Local Jewish organizations to help women achieve financial literacy
Hillel JUC and Jewish Women's Foundation of Greater Pittsburgh join Jewish Women's International on campus programming
A series of programs is enabling young Jewish women and gender non-conforming individuals to take hold of their finances.
The seminars and workshops, which focus on credit, budgeting, building an emergency fund, understanding debt and investing, are thanks to a partnership between Hillel JUC, Jewish Women’s Foundation of Greater Pittsburgh and Jewish Women’s International.
“This is an opportunity for us to tie in Jewish values and financial literacy while providing these women with insights, structures and resources in a safe space,” Hillel JUC’s Assistant Director Kari Exler said. “We want to open the door to these types of conversations and create opportunities for Jewish women to come together and build each other up.”
Judy Greenwald Cohen, executive director of the Jewish Women’s Foundation, said the pilot program is “more than just understanding how to balance a checkbook and what it means to have a credit card. It really is about empowering [the students] for their long-term financial security.”
Cohen pointed to a recent report about equal pay from the Labor Department.
As of March 14, women face “systemic inequality,” according to the government. Women who work full time, year-round, within the U.S., are paid only 83.7% as much as men. The loss of nearly 16 cents on the dollar results in a difference of $10,000 annually. Women of color, and women with disabilities, experience even greater pay disparities.
Cohen said the statistic is alarming, as is the common occurrence of women knowing less about their finances than men.
“We can't let this happen to women in our community,” she said. “We just have to put a stop to it. And this is one way we can start to make a difference.”
Exler said the programming will serve about 75 students, occur at Hillel JUC and benefit from resources and support from JWF and JWI.
JWF is providing a $15,000 grant and JWI is administering the in-person workshops and long-term support, according to Cohen.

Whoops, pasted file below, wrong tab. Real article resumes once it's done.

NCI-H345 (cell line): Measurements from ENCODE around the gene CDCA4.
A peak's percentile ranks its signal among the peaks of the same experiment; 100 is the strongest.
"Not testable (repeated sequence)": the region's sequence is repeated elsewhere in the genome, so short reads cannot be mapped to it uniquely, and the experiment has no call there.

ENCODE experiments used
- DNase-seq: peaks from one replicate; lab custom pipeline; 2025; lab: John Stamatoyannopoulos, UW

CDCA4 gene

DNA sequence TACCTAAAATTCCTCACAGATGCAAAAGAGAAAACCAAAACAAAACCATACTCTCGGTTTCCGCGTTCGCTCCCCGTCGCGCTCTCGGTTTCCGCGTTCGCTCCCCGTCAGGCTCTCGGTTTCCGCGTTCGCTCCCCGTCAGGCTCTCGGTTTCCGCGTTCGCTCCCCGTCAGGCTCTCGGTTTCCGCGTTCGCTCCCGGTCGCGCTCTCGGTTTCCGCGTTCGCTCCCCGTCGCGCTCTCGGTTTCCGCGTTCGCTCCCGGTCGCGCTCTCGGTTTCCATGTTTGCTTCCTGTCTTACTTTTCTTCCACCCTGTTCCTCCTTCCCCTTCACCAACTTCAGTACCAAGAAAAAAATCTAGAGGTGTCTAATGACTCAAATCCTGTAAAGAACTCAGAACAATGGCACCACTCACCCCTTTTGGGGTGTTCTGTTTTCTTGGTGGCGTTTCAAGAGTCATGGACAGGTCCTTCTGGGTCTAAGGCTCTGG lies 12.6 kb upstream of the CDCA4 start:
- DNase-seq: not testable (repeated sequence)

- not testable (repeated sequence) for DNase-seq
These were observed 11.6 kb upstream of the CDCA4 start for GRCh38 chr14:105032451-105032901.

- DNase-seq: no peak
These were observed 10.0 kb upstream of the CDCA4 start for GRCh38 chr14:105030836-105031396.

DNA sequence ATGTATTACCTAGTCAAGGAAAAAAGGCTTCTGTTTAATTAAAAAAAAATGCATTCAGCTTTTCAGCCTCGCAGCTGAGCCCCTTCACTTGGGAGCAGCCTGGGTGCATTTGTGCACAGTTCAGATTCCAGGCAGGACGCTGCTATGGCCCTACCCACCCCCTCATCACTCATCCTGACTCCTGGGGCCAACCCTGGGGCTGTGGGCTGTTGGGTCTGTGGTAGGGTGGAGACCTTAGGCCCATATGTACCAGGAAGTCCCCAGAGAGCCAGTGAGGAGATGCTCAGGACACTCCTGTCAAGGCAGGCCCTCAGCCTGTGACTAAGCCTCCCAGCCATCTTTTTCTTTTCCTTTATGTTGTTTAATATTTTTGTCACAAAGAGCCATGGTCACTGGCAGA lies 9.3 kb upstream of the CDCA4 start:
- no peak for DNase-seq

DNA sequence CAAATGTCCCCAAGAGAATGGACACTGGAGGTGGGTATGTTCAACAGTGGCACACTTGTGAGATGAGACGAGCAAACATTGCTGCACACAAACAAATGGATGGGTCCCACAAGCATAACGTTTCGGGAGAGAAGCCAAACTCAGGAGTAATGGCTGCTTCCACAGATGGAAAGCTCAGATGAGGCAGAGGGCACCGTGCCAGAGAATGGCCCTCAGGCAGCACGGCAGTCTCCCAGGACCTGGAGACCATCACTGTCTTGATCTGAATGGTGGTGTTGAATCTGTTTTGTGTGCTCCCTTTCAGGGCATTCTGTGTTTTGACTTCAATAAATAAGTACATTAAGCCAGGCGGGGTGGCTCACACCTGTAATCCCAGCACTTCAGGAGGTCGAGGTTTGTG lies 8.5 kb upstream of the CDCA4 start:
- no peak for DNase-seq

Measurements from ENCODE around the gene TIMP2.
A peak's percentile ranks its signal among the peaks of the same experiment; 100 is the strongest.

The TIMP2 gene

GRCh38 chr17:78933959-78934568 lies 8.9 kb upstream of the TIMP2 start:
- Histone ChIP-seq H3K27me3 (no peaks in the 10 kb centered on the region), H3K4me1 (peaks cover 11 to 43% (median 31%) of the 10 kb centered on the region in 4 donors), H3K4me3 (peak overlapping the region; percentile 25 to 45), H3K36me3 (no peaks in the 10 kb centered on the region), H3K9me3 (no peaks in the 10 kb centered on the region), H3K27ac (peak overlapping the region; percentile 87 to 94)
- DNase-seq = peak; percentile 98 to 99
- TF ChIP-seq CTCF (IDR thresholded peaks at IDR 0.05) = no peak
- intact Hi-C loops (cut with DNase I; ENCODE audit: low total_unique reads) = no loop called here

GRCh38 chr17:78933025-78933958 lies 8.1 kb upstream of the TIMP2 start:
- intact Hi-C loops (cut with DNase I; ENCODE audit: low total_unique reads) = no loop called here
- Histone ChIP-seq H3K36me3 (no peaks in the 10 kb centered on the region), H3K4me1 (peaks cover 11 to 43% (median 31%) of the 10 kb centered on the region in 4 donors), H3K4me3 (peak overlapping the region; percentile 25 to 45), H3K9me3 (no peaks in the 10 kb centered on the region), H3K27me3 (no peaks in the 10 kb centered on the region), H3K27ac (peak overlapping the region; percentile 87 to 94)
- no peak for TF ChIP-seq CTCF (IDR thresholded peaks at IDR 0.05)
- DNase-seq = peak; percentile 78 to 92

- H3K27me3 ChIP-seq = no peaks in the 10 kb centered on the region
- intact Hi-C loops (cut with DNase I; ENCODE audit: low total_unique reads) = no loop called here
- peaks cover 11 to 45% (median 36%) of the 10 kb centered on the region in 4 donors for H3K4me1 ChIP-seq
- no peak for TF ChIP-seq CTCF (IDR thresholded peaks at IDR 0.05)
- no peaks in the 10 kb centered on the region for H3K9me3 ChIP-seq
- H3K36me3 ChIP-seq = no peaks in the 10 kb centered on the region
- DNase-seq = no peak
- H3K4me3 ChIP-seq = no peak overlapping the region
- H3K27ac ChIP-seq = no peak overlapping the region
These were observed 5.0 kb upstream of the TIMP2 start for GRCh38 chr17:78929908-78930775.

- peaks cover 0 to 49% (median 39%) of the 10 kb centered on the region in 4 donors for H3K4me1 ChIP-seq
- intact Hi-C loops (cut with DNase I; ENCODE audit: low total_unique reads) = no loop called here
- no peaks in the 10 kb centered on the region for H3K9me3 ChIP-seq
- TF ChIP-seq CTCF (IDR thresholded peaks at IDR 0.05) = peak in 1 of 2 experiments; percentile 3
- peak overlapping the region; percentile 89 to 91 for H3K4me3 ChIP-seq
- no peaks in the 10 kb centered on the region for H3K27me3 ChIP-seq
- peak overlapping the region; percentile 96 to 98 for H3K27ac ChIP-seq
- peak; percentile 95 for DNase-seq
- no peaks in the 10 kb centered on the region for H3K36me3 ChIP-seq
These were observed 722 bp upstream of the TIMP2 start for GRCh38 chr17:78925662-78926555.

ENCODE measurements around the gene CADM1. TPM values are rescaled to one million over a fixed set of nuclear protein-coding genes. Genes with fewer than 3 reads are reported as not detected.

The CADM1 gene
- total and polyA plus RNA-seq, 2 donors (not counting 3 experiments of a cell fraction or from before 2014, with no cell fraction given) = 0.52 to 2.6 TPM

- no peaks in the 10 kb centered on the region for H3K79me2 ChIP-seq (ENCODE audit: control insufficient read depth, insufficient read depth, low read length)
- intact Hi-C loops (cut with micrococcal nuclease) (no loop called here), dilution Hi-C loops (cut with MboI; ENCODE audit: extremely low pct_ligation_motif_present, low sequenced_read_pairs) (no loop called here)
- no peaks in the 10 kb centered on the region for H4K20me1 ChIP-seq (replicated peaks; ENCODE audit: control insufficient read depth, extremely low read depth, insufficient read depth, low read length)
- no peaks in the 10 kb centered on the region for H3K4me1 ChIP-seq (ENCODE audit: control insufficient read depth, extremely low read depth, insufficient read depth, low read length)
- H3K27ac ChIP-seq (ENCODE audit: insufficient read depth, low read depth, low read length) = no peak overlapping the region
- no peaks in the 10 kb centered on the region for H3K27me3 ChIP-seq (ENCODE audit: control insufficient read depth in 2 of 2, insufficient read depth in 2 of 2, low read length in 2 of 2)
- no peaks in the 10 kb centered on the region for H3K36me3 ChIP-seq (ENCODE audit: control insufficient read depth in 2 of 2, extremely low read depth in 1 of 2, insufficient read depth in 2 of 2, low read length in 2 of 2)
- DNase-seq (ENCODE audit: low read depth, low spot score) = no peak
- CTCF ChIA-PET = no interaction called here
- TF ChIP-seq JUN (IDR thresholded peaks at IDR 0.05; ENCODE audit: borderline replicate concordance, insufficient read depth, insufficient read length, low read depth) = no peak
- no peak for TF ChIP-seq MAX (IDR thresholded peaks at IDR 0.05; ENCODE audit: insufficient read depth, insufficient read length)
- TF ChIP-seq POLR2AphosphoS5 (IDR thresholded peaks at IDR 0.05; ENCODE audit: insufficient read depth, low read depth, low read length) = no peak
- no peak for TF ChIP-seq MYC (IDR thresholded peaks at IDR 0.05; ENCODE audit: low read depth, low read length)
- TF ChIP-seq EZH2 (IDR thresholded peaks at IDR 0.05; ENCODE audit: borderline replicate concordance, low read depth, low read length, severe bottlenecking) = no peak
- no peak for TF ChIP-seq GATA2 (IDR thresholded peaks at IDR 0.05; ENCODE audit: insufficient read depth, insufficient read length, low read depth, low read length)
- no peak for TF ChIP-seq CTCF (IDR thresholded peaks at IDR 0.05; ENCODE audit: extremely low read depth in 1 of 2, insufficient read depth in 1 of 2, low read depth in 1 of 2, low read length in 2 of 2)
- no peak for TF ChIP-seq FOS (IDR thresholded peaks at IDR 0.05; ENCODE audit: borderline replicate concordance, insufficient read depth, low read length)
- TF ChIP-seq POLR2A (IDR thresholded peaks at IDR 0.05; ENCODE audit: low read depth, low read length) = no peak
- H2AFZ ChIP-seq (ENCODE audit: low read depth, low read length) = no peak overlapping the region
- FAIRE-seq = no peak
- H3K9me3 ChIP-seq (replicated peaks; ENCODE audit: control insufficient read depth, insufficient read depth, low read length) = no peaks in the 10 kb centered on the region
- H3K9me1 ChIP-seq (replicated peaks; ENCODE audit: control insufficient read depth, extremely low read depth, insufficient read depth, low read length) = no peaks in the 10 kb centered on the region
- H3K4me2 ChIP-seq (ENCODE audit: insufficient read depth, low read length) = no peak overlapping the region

For years, JWI has provided education, advocacy and training for at-risk women and girls, the organization’s officials said.
“We hear time and again that personal financial education is not taught in high school or college, or business school for that matter,” JWI’s CEO Meredith Jacobs said. “That’s what this is all about — giving women the tools to have options and to thrive.”
Cohen called the group’s longstanding work with domestic abuse survivors a critical reminder of the realities faced. Abuse doesn’t only involve physical harm within relationships, she said.
There’s also a financial component.
The 2021 National Needs Assessment of Domestic Abuse in the Jewish Community found that 98% of survivors of domestic abuse reported a “lack of financial resources as their top barrier to escaping violence,” according to JWI.
“When a woman controls her money, she controls her future,” Jacobs said.
The financial literacy programming is consistent with Hillel JUC’s commitment to preparing students for post-college life, Exler said. Adulthood requires serious decisions about finances and lifestyle, and finding a place within the Jewish community is a part of those considerations.
Aviva Lubowsky, former director of marketing and development at the Hebrew Free Loan Association of Pittsburgh, identified those challenges last year.
A family of four, with two day school-aged children seeking active participation in local Jewish life, can expect to spend $44,000 annually on related expenses, she wrote in a 2022 piece for the Chronicle. With the area median gross income for a family of four at $84,800, hundreds of local Jewish families “need to reckon with forking over somewhere around half their income for participating in religious life and a Jewish education for their children.”
The challenge becomes even greater when considering findings from the 2017 Greater Pittsburgh Jewish Community Study, Lubowsky continued. Based on that report, 37% of households indicated “their income was less than $50,000 a year,” and “one in 10 young adults (ages 18-34) in our community say they are nearly poor or poor.”
Exler said that financial literacy training — like teaching students how to organize, cook and host a Shabbat meal — represents Hillel JUC’s desire to prepare students for leaving the cocoon of Jewish life on campus. For graduates who wish to “continue their Jewish journey,” she said, finding a place for Friday night dinner isn’t the only thing that requires planning. PJC
Adam Reinherz can be reached at email@example.com.